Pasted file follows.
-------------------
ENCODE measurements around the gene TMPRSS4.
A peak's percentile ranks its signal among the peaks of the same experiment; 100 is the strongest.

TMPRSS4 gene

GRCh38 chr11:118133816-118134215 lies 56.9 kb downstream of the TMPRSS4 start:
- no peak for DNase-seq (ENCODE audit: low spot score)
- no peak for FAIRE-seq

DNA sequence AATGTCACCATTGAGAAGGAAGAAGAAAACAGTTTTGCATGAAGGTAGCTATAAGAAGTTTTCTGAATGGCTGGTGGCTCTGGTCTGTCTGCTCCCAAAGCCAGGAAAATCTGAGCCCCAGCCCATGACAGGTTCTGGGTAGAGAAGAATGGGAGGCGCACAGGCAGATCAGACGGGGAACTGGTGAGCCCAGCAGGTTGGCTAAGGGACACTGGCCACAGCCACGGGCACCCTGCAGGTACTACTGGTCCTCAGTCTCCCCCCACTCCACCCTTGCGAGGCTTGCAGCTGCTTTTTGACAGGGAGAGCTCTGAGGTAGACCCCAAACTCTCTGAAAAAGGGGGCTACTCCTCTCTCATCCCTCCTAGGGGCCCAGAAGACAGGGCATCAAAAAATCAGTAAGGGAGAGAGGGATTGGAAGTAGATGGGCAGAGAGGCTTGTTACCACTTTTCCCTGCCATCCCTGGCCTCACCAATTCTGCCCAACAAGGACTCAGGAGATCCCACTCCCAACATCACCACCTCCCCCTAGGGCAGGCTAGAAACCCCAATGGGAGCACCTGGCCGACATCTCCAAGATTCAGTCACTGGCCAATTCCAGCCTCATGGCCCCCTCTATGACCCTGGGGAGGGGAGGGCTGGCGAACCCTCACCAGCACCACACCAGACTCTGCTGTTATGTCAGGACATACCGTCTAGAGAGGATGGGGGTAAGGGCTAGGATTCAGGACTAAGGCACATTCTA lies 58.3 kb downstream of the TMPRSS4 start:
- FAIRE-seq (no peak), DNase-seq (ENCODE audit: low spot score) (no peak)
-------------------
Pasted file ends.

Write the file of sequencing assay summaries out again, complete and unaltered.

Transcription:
ENCODE measurements around the gene TMPRSS4.
A peak's percentile ranks its signal among the peaks of the same experiment; 100 is the strongest.

TMPRSS4 gene

GRCh38 chr11:118133816-118134215 lies 56.9 kb downstream of the TMPRSS4 start:
- no peak for DNase-seq (ENCODE audit: low spot score)
- no peak for FAIRE-seq

DNA sequence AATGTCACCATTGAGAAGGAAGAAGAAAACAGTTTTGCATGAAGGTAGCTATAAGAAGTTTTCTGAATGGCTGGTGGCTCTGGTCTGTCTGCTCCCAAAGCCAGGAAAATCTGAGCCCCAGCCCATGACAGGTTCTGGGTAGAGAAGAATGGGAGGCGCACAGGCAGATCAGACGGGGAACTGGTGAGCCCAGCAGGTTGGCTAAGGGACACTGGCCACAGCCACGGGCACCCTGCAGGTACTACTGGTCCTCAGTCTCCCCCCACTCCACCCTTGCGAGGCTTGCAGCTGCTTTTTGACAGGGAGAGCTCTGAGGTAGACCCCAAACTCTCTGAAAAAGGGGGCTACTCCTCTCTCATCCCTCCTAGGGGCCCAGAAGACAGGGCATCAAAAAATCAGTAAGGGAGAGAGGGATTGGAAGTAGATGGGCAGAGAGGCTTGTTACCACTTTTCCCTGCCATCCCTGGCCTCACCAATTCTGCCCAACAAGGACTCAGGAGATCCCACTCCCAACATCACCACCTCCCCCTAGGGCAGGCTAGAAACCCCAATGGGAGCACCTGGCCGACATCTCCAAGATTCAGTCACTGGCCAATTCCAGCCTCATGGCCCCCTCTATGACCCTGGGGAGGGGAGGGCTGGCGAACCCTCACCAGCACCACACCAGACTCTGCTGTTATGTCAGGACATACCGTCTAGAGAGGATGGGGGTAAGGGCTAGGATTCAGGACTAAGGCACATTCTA lies 58.3 kb downstream of the TMPRSS4 start:
- FAIRE-seq (no peak), DNase-seq (ENCODE audit: low spot score) (no peak)